Question of the Week: Do PPIs Cause Delayed Gastric Emptying?

Andy sent us this question: “I was put on omeprazole 40 MG Feb 9th for stomach issues I was having. I had an endoscopy Feb 12th that should a lot of inflammation from where the esophagus dumps into the stomach to the intestines. I was negative for H Pylori bacteria. I used a lot of NASAIDS so was told gastritis from that. A month later I did a food emptying test that was a little abnormal. Could the ppi cause the lazy stomach?”

Dear Andy,

PPIs may cause some delay in gastric emptying. It seems however that you have significant distal esophagitis indicating severe GERD. Up to 40% of GERD patients may have associated gastroparesis or delayed gastric emptying. Gastroparesis contributes to acid reflux disease and it further complicates the treatment approach. As you probably know PPIs only mask GERD related symptoms and are associated with several side effects when taken over long periods of time. If you suffer from severe acid reflux disease, medical treatment in the form of daily PPI intake may not be the optimal solution. Hiatal hernia repair and Nissen fundoplication surgery is the most reliable and most effective treatment for GERD. The surgery restores the anti-reflux barrier and when properly performed, it is associated with very high success rate as well as high safety profile.

I routinely add an antrum preserving longitudinal gastrectomy along the greater curvature to fundoplication surgery in case of concomitant gastroparesis. I have had great success alleviating delayed gastric emptying using this technique. Performing a Nissen fundoplication in the setting of moderate to severe gastroparesis results in significant post-operative patient discomfort. In certain instances, gastroparesis patients are mistakenly diagnosed with acid reflux and a fundoplication is offered. Recently, a patient presented to my office with severe abdominal pain, bloating, and dry heaving post Nissen fundoplication performed at an outside institution. I performed an upper endoscopy that showed an intact 360 degree wrap and extensive amount of solid food residue in the stomach. The patient was unable to vomit or belch due to the newly constructed fundoplication and because of gastroparesis her stomach was not emptying into the duodenum.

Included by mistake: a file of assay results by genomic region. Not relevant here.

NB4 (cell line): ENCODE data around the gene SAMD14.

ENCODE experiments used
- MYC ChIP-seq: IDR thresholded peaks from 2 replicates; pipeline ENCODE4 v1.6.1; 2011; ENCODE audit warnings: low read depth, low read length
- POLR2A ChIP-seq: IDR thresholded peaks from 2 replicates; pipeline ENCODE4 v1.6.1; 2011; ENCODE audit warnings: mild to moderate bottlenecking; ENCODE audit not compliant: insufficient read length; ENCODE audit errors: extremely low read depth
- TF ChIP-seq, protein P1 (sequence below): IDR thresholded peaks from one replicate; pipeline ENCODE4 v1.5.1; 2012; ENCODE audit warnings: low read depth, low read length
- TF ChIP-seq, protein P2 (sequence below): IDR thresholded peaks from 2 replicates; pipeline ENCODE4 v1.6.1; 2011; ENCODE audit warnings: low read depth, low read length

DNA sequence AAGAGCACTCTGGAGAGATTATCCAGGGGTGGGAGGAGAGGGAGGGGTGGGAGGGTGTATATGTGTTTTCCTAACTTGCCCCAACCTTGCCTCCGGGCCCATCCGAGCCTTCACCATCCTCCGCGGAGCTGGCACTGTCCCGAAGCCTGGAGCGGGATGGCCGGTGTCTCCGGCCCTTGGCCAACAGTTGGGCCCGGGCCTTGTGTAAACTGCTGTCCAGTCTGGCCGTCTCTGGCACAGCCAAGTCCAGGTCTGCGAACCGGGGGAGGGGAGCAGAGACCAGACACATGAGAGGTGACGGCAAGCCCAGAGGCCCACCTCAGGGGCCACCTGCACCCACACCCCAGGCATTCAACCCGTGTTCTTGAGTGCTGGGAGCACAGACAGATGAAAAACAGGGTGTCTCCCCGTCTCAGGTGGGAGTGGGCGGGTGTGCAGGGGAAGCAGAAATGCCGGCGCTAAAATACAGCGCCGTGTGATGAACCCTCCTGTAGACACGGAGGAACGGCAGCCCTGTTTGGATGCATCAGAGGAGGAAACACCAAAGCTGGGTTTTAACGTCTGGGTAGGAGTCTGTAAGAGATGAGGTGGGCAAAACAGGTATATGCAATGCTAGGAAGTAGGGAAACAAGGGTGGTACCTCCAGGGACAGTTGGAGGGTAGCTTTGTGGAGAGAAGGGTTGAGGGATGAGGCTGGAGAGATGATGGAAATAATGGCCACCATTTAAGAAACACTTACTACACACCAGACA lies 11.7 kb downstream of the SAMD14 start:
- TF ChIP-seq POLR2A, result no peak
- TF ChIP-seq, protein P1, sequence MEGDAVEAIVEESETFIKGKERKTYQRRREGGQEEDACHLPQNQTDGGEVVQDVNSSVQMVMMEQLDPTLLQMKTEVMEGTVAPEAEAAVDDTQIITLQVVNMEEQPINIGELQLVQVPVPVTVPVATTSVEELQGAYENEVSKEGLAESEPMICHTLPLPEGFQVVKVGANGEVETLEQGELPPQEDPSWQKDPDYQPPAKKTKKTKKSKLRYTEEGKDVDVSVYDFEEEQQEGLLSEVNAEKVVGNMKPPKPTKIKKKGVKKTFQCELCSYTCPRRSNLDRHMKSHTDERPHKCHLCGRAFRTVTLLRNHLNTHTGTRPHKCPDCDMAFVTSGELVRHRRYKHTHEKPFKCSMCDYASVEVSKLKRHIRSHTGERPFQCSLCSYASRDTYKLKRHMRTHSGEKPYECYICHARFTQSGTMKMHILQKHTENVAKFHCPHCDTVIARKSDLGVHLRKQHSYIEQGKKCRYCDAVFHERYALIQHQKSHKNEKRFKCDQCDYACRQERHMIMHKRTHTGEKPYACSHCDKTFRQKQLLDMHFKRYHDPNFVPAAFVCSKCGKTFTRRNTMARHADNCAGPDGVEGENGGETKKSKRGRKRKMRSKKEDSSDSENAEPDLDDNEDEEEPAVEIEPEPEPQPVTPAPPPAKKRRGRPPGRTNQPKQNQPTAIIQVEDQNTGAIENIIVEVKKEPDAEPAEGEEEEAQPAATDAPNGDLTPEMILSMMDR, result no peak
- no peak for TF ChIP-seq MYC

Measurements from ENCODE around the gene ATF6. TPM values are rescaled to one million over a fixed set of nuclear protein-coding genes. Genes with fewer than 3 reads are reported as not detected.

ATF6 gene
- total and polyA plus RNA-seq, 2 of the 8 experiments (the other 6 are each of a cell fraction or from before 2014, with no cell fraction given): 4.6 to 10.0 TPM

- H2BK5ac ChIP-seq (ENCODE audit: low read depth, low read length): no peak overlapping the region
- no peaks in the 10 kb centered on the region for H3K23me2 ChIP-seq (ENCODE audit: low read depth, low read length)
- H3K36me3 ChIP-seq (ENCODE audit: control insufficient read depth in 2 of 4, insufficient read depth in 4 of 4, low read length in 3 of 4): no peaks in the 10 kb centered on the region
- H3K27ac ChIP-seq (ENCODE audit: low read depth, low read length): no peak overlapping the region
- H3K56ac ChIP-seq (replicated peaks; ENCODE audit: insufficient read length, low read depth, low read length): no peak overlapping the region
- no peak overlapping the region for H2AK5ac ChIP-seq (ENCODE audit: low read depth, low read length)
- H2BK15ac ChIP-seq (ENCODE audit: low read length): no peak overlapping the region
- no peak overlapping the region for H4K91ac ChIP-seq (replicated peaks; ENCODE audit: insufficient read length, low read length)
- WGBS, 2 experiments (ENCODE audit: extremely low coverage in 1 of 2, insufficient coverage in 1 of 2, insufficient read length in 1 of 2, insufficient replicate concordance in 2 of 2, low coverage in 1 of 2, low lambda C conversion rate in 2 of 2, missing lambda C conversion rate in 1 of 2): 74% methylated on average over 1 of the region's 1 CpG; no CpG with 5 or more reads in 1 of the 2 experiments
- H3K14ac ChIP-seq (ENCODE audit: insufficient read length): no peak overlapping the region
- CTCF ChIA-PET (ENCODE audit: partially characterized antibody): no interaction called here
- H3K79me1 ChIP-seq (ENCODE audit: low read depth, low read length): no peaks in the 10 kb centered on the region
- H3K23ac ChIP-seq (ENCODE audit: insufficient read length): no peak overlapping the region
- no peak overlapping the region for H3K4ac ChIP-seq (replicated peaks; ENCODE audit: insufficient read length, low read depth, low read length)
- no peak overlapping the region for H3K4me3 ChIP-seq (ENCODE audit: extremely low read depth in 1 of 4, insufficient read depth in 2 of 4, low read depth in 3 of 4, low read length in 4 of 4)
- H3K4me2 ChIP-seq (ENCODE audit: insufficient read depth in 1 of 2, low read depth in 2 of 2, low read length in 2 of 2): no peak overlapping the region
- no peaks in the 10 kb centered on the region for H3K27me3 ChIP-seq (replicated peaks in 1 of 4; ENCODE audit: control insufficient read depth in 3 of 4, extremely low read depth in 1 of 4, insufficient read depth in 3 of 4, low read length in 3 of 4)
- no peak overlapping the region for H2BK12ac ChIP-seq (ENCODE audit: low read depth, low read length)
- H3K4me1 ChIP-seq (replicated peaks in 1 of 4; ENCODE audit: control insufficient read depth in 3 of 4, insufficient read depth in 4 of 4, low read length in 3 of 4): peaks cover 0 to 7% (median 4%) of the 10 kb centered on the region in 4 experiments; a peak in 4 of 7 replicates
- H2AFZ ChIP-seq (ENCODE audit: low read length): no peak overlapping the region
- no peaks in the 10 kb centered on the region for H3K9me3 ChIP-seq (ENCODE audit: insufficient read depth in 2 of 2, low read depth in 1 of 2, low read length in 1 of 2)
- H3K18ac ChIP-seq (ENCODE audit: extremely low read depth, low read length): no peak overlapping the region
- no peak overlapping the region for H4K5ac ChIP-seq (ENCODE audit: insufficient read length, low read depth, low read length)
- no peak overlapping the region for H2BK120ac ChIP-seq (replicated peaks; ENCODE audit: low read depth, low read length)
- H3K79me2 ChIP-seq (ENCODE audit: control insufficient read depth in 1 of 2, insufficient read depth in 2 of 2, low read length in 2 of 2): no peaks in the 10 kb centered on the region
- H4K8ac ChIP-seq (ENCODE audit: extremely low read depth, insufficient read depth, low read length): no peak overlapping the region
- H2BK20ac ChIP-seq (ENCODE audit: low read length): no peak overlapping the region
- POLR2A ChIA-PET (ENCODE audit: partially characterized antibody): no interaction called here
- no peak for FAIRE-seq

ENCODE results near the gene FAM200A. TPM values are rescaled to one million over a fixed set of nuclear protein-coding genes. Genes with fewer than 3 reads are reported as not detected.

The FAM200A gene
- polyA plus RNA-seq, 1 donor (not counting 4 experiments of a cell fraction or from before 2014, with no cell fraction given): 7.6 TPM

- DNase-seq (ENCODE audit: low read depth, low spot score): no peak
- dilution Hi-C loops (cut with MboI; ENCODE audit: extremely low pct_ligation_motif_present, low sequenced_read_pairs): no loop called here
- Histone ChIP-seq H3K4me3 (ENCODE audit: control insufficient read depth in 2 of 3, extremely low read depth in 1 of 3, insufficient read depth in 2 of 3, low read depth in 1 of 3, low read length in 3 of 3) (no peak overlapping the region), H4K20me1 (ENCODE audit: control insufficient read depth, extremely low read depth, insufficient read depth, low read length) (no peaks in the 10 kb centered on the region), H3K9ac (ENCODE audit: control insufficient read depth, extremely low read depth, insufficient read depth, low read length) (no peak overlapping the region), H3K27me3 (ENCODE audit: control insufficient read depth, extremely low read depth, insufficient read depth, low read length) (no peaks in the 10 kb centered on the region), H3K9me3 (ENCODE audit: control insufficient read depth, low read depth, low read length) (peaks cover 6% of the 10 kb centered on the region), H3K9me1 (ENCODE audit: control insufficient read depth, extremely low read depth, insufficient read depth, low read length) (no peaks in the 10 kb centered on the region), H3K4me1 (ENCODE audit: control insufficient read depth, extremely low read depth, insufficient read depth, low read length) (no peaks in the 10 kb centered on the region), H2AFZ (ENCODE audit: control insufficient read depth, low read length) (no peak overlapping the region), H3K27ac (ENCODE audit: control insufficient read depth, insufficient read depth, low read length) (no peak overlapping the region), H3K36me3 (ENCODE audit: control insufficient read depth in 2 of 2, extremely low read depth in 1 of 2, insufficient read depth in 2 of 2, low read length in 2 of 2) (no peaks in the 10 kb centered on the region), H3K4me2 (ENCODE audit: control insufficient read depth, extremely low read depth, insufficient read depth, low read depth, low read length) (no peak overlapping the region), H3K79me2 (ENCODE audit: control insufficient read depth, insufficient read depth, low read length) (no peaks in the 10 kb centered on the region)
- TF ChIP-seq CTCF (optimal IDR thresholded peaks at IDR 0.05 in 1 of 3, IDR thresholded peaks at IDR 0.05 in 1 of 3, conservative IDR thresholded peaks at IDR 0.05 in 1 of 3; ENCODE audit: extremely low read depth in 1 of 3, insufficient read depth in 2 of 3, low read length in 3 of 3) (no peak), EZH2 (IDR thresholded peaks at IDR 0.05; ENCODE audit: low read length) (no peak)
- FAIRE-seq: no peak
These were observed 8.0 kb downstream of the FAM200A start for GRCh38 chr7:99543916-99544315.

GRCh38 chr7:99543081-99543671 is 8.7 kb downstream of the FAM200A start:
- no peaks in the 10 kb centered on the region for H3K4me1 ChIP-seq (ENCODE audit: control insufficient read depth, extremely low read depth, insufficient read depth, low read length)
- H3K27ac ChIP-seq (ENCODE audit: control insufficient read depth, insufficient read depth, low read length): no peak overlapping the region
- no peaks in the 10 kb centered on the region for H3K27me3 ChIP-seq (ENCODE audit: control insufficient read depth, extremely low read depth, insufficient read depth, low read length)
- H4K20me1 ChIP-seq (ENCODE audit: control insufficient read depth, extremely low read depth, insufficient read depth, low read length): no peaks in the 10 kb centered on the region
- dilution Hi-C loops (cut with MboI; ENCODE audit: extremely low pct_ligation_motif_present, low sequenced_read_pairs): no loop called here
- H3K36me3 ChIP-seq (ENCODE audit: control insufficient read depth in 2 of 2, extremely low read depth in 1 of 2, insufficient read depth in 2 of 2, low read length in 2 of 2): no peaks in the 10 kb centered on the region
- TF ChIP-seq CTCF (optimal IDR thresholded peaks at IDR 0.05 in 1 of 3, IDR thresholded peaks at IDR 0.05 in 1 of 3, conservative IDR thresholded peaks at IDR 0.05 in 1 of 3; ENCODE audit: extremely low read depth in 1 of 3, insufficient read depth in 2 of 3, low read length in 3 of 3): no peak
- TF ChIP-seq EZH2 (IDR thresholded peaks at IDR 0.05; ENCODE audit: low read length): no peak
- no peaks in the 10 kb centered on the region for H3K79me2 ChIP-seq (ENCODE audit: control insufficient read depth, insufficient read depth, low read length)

At Houston Heartburn and Reflux Center, we avoid such situations by carefully listening to patient symptoms and comprehensively evaluating the patient. I have developed a great procedure for gastroparesis. An antrum preserving longitudinal gastrectomy performed by itself or in conjunction with a fundoplication and hiatal hernia repair, if the patient suffers from a hiatal hernia and acid reflux, has resulted in complete symptom resolution. I have had success with 9 gastroparesis patients so far. I am carefully following these patients and hopefully I will be able to publish my experience in the near future.